Recreational dating is just what the name implies. It requires serious honesty with the people you date and a commitment on your part to sticking to your plan. In our example, if Nancy had clearly presented her limitations in dating, both she and Tom would not have found themselves in such a compromising position as they are in right now.

Your dating plan must define the personal growth, emotional development and recovery required -- before you date with a committed relationship in mind. I admit this is not a popular concept in our world, but it may prevent you from falling into the trap of repeating past mistakes.

Pre-commitment Dating

This is a fairly new concept in the dating world. Just like Tom and Nancy, too many couples move quickly to exclusive dating and acting committed before they have consciously evaluated whether this is the right person.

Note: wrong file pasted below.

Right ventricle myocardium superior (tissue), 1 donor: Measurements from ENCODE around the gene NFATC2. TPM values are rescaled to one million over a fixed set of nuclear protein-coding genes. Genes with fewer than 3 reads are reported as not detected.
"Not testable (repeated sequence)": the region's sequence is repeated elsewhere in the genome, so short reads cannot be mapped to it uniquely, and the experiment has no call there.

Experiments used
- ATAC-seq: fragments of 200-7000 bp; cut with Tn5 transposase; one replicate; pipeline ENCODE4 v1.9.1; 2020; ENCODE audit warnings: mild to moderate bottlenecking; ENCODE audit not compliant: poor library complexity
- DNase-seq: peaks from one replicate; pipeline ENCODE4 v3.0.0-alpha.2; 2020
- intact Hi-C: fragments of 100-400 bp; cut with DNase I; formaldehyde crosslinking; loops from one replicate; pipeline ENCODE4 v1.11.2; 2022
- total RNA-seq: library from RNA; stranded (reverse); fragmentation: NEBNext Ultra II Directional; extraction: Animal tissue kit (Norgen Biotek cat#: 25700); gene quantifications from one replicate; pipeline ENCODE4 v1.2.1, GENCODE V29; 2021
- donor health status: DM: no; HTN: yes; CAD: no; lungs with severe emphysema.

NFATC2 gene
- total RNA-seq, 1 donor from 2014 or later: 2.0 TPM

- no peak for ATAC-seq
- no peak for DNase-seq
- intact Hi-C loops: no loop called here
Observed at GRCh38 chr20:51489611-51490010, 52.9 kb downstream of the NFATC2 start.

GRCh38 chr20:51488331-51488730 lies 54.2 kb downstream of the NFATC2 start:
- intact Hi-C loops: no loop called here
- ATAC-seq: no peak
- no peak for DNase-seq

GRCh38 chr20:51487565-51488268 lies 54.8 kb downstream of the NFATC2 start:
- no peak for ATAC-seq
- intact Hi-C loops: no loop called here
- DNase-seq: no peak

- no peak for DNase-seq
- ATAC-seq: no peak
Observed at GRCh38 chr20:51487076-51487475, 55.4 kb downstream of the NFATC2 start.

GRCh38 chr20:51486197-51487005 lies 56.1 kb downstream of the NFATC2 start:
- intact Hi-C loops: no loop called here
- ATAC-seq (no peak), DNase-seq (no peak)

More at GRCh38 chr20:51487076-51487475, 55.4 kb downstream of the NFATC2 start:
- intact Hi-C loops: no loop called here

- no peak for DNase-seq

Pre-commitment is a time of serious opportunity for couples to gain experience and knowledge about their relationship. It's about really getting to know one another. For example, Tom might use this time to evaluate whether these things which weren't OK about Nancy are deal-breakers or something he could live with.

During the pre-commitment stage you may or may not date exclusively. Remember, if you date someone exclusively who isn't really right for you, you may just miss Mr. or Ms. Right along the way.

Make it a serious and conscious time of evaluation before you become committed. Also, make sure you are not trying to make the relationship work when it isn't right. Pay attention to red flags.